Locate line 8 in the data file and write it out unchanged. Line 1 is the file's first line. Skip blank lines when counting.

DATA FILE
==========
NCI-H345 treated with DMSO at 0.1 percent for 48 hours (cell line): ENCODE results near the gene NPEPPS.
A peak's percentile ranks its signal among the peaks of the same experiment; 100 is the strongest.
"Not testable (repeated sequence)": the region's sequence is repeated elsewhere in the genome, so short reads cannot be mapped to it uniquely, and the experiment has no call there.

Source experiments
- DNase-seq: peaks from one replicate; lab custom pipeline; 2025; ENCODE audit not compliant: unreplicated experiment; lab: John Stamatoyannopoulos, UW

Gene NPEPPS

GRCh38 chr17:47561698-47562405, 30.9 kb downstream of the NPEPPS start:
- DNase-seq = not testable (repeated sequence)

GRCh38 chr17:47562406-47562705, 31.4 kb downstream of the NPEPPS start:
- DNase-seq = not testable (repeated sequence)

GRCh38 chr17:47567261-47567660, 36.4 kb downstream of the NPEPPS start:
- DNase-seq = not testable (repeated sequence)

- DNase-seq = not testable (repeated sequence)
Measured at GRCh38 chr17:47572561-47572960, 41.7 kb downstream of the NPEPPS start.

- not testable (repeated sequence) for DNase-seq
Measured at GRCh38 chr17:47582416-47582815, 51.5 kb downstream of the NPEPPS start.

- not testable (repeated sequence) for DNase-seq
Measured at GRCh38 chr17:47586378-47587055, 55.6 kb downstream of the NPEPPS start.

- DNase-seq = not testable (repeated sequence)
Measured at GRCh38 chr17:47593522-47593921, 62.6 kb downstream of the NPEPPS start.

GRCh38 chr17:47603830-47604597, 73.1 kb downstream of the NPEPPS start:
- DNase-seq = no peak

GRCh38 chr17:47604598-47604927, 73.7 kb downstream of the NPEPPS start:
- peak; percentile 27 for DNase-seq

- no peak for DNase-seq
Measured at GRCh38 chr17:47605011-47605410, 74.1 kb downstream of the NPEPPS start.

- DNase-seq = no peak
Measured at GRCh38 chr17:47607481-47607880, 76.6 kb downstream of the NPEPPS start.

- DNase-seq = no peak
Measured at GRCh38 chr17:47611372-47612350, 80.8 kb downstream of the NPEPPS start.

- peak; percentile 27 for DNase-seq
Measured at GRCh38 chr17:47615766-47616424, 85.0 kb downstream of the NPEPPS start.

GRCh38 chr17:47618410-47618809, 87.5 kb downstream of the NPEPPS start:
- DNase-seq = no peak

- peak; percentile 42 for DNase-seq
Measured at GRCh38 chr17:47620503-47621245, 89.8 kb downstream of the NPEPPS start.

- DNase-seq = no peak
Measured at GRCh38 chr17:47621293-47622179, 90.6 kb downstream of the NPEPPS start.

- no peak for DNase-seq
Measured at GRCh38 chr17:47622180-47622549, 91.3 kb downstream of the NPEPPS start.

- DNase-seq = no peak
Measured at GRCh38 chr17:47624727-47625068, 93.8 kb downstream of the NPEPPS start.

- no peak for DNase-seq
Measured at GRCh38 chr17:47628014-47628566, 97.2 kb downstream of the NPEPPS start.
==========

- DNase-seq = not testable (repeated sequence)